Oceanic barriers promote language diversification in the Japanese Islands

Sean Lee, T. Hasegawa

研究成果: Article査読

10 被引用数 (Scopus)

抄録

Good barriers make good languages. Scholars have long speculated that geographical barriers impede linguistic contact between speech communities and promote language diversification in a manner similar to the process of allopatric speciation. This hypothesis, however, has seldom been tested systematically and quantitatively. Here, we adopt methods from evolutionary biology and attempt to quantify the influence of oceanic barriers on the degree of lexical diversity in the Japanese Islands. Measuring the degree of beta diversity from basic vocabularies, we find that geographical proximity and, more importantly, isolation by surrounding ocean, independently explains a significant proportion of lexical variation across Japonic languages. Further analyses indicate that our results are neither a by-product of using a distance matrix derived from a Bayesian language phylogeny nor an epiphenomenon of accelerated evolutionary rates in languages spoken by small communities. Moreover, we find that the effect of oceanic barriers is reproducible with the Ainu languages, indicating that our analytic approach as well as the results can be generalized beyond Japonic language family. The findings we report here are the first quantitative evidence that physical barriers formed by ocean can influence language diversification and points to an intriguing common mechanism between linguistic and biological evolution.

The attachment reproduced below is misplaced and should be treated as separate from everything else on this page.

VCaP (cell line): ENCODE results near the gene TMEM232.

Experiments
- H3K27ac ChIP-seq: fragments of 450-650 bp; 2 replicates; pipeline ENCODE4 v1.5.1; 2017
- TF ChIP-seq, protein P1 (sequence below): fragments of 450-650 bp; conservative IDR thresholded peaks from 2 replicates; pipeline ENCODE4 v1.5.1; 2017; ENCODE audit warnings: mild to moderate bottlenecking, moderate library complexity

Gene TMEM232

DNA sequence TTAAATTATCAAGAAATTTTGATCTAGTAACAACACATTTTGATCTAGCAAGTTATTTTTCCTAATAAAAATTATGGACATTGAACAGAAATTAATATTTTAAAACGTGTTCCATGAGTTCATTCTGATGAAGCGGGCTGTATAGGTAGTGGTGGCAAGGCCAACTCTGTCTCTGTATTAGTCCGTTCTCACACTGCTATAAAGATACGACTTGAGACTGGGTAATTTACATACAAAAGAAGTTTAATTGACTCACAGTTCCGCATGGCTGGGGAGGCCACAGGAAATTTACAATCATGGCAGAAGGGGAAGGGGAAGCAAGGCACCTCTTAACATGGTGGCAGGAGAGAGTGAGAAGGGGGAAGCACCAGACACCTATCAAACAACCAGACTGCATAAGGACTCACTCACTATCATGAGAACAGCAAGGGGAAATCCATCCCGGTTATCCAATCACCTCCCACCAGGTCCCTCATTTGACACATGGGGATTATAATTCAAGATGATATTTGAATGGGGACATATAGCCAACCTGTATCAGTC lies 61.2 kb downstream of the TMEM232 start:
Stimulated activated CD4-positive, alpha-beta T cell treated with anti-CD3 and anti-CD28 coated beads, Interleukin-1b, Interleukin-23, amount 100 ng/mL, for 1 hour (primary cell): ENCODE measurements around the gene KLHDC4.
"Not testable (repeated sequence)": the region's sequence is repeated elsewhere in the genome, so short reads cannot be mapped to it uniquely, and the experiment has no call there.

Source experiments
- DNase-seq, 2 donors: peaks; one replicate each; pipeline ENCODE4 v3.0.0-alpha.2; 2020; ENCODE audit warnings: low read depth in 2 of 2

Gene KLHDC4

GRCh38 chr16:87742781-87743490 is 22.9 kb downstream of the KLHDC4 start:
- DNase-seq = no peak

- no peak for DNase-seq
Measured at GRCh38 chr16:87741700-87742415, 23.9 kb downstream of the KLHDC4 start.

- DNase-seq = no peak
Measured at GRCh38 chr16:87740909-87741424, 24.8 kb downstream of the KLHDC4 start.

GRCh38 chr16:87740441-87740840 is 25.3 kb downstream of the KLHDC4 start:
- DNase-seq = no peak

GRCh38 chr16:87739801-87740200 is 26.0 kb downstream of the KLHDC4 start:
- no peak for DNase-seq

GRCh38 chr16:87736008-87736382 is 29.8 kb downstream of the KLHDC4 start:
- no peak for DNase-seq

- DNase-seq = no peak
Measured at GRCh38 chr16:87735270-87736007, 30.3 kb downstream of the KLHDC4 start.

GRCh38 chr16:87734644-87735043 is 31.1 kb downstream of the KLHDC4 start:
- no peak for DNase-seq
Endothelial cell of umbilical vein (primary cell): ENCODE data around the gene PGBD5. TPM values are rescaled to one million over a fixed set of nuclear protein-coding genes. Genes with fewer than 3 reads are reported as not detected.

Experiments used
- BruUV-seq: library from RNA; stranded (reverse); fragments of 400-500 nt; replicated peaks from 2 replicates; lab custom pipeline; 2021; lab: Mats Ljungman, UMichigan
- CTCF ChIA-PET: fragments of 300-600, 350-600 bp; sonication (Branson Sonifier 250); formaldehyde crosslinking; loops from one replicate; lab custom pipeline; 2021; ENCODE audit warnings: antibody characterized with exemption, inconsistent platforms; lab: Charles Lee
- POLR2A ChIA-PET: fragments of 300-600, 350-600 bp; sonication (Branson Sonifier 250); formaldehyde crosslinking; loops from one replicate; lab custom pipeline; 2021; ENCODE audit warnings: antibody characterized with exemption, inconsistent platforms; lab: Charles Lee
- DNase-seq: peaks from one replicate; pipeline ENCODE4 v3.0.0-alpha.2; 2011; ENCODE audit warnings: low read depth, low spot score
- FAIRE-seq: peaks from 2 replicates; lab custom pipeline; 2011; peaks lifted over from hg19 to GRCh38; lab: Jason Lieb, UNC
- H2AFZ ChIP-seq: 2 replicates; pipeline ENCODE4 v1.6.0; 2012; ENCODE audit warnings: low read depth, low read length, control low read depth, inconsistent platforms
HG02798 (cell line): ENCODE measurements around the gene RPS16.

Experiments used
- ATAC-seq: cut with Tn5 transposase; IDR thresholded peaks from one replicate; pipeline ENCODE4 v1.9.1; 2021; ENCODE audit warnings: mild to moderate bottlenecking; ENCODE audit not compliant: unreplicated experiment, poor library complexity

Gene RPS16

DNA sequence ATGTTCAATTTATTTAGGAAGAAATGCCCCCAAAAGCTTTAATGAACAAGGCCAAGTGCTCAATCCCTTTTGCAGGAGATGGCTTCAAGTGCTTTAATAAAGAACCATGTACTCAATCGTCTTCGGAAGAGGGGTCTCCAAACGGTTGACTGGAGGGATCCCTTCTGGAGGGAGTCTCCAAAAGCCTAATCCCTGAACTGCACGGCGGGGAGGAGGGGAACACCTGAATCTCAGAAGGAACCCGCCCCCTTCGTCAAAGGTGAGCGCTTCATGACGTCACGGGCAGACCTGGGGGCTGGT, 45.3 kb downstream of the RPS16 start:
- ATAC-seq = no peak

本文言語English
ページ(範囲)1905-1912
ページ数8
ジャーナルJournal of Evolutionary Biology
27
9
DOI
出版ステータスPublished - 2014
外部発表はい

ASJC Scopus subject areas

  • 生態、進化、行動および分類学
  • 医学(全般)

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